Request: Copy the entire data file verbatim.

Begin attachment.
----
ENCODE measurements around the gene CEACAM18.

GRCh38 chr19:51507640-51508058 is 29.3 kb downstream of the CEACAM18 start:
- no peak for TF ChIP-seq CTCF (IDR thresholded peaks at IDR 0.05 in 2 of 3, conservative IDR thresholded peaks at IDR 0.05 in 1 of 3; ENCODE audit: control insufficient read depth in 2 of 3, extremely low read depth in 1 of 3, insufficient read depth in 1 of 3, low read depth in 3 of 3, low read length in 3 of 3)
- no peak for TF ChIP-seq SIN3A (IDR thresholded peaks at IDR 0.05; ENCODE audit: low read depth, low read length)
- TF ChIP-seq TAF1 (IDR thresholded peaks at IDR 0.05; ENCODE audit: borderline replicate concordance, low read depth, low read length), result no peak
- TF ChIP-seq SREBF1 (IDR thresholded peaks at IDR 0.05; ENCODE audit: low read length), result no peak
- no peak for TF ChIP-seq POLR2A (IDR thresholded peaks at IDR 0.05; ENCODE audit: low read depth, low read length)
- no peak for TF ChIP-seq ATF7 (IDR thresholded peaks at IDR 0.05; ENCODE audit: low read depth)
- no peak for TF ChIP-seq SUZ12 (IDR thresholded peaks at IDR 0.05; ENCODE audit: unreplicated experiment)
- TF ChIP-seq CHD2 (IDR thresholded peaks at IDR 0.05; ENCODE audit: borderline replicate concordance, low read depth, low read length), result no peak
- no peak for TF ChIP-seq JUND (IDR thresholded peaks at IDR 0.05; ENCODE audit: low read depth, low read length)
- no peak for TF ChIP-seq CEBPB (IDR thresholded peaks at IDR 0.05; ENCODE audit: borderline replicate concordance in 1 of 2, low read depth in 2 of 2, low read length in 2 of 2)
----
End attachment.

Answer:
ENCODE measurements around the gene CEACAM18.

GRCh38 chr19:51507640-51508058 is 29.3 kb downstream of the CEACAM18 start:
- no peak for TF ChIP-seq CTCF (IDR thresholded peaks at IDR 0.05 in 2 of 3, conservative IDR thresholded peaks at IDR 0.05 in 1 of 3; ENCODE audit: control insufficient read depth in 2 of 3, extremely low read depth in 1 of 3, insufficient read depth in 1 of 3, low read depth in 3 of 3, low read length in 3 of 3)
- no peak for TF ChIP-seq SIN3A (IDR thresholded peaks at IDR 0.05; ENCODE audit: low read depth, low read length)
- TF ChIP-seq TAF1 (IDR thresholded peaks at IDR 0.05; ENCODE audit: borderline replicate concordance, low read depth, low read length), result no peak
- TF ChIP-seq SREBF1 (IDR thresholded peaks at IDR 0.05; ENCODE audit: low read length), result no peak
- no peak for TF ChIP-seq POLR2A (IDR thresholded peaks at IDR 0.05; ENCODE audit: low read depth, low read length)
- no peak for TF ChIP-seq ATF7 (IDR thresholded peaks at IDR 0.05; ENCODE audit: low read depth)
- no peak for TF ChIP-seq SUZ12 (IDR thresholded peaks at IDR 0.05; ENCODE audit: unreplicated experiment)
- TF ChIP-seq CHD2 (IDR thresholded peaks at IDR 0.05; ENCODE audit: borderline replicate concordance, low read depth, low read length), result no peak
- no peak for TF ChIP-seq JUND (IDR thresholded peaks at IDR 0.05; ENCODE audit: low read depth, low read length)
- no peak for TF ChIP-seq CEBPB (IDR thresholded peaks at IDR 0.05; ENCODE audit: borderline replicate concordance in 1 of 2, low read depth in 2 of 2, low read length in 2 of 2)